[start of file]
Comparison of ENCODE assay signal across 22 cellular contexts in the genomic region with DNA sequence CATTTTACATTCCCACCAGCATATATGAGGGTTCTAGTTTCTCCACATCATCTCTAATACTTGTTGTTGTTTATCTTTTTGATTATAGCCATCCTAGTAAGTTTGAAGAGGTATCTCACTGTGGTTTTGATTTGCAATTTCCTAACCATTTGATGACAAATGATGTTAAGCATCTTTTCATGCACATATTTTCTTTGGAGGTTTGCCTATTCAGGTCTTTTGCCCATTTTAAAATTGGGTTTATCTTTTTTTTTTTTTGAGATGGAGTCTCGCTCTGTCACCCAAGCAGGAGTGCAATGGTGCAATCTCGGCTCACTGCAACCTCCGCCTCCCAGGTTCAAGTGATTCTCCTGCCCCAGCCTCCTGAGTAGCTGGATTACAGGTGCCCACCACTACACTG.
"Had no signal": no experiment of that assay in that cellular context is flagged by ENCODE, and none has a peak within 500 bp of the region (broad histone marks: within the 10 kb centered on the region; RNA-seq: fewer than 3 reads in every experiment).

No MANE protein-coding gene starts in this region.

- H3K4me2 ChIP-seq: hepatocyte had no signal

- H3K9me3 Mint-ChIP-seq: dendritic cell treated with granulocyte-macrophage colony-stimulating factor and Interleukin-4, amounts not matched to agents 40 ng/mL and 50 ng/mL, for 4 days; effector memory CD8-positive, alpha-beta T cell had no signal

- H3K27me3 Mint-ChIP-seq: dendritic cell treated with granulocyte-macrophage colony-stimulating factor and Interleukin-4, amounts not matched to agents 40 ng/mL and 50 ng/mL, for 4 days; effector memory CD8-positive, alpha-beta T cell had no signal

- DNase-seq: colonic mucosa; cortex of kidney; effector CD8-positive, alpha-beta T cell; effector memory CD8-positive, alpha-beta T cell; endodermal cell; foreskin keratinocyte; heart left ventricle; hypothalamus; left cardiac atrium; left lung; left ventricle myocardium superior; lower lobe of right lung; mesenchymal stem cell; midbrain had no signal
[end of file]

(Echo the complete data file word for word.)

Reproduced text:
Comparison of ENCODE assay signal across 22 cellular contexts in the genomic region with DNA sequence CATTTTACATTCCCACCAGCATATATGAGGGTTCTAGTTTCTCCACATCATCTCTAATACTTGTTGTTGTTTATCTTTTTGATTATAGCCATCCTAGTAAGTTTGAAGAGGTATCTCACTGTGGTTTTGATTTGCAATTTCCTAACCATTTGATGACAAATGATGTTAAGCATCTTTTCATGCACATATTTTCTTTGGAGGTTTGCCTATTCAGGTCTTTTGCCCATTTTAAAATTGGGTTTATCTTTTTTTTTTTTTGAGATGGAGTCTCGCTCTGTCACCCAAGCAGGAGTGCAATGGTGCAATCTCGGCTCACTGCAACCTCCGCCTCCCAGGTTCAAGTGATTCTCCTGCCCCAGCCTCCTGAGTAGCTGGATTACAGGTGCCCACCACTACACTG.
"Had no signal": no experiment of that assay in that cellular context is flagged by ENCODE, and none has a peak within 500 bp of the region (broad histone marks: within the 10 kb centered on the region; RNA-seq: fewer than 3 reads in every experiment).

No MANE protein-coding gene starts in this region.

- H3K4me2 ChIP-seq: hepatocyte had no signal

- H3K9me3 Mint-ChIP-seq: dendritic cell treated with granulocyte-macrophage colony-stimulating factor and Interleukin-4, amounts not matched to agents 40 ng/mL and 50 ng/mL, for 4 days; effector memory CD8-positive, alpha-beta T cell had no signal

- H3K27me3 Mint-ChIP-seq: dendritic cell treated with granulocyte-macrophage colony-stimulating factor and Interleukin-4, amounts not matched to agents 40 ng/mL and 50 ng/mL, for 4 days; effector memory CD8-positive, alpha-beta T cell had no signal

- DNase-seq: colonic mucosa; cortex of kidney; effector CD8-positive, alpha-beta T cell; effector memory CD8-positive, alpha-beta T cell; endodermal cell; foreskin keratinocyte; heart left ventricle; hypothalamus; left cardiac atrium; left lung; left ventricle myocardium superior; lower lobe of right lung; mesenchymal stem cell; midbrain had no signal